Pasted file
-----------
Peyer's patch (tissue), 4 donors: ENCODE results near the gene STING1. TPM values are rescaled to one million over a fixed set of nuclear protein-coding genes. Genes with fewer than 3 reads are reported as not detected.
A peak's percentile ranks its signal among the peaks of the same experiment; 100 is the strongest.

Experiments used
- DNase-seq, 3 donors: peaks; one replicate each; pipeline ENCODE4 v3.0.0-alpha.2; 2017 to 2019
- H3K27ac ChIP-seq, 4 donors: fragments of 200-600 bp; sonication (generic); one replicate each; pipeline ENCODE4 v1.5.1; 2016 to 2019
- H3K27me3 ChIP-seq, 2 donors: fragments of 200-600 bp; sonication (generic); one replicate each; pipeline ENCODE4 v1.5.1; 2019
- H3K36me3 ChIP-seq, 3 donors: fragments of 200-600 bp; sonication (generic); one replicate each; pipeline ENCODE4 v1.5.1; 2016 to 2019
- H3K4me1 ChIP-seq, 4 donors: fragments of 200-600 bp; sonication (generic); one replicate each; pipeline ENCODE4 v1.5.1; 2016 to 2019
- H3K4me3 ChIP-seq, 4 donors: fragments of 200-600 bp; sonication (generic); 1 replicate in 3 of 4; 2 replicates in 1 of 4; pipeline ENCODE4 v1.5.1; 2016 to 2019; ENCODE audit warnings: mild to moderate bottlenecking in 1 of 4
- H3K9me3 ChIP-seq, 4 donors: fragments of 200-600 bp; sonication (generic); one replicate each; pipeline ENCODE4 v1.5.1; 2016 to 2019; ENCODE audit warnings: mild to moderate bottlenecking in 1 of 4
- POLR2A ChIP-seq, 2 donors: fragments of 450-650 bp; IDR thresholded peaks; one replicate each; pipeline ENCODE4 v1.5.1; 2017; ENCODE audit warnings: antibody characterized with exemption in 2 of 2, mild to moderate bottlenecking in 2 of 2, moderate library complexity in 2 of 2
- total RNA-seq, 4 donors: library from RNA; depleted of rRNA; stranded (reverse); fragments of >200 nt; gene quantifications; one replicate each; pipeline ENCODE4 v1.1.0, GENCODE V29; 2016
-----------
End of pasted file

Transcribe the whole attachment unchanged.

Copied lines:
Peyer's patch (tissue), 4 donors: ENCODE results near the gene STING1. TPM values are rescaled to one million over a fixed set of nuclear protein-coding genes. Genes with fewer than 3 reads are reported as not detected.
A peak's percentile ranks its signal among the peaks of the same experiment; 100 is the strongest.

Experiments used
- DNase-seq, 3 donors: peaks; one replicate each; pipeline ENCODE4 v3.0.0-alpha.2; 2017 to 2019
- H3K27ac ChIP-seq, 4 donors: fragments of 200-600 bp; sonication (generic); one replicate each; pipeline ENCODE4 v1.5.1; 2016 to 2019
- H3K27me3 ChIP-seq, 2 donors: fragments of 200-600 bp; sonication (generic); one replicate each; pipeline ENCODE4 v1.5.1; 2019
- H3K36me3 ChIP-seq, 3 donors: fragments of 200-600 bp; sonication (generic); one replicate each; pipeline ENCODE4 v1.5.1; 2016 to 2019
- H3K4me1 ChIP-seq, 4 donors: fragments of 200-600 bp; sonication (generic); one replicate each; pipeline ENCODE4 v1.5.1; 2016 to 2019
- H3K4me3 ChIP-seq, 4 donors: fragments of 200-600 bp; sonication (generic); 1 replicate in 3 of 4; 2 replicates in 1 of 4; pipeline ENCODE4 v1.5.1; 2016 to 2019; ENCODE audit warnings: mild to moderate bottlenecking in 1 of 4
- H3K9me3 ChIP-seq, 4 donors: fragments of 200-600 bp; sonication (generic); one replicate each; pipeline ENCODE4 v1.5.1; 2016 to 2019; ENCODE audit warnings: mild to moderate bottlenecking in 1 of 4
- POLR2A ChIP-seq, 2 donors: fragments of 450-650 bp; IDR thresholded peaks; one replicate each; pipeline ENCODE4 v1.5.1; 2017; ENCODE audit warnings: antibody characterized with exemption in 2 of 2, mild to moderate bottlenecking in 2 of 2, moderate library complexity in 2 of 2
- total RNA-seq, 4 donors: library from RNA; depleted of rRNA; stranded (reverse); fragments of >200 nt; gene quantifications; one replicate each; pipeline ENCODE4 v1.1.0, GENCODE V29; 2016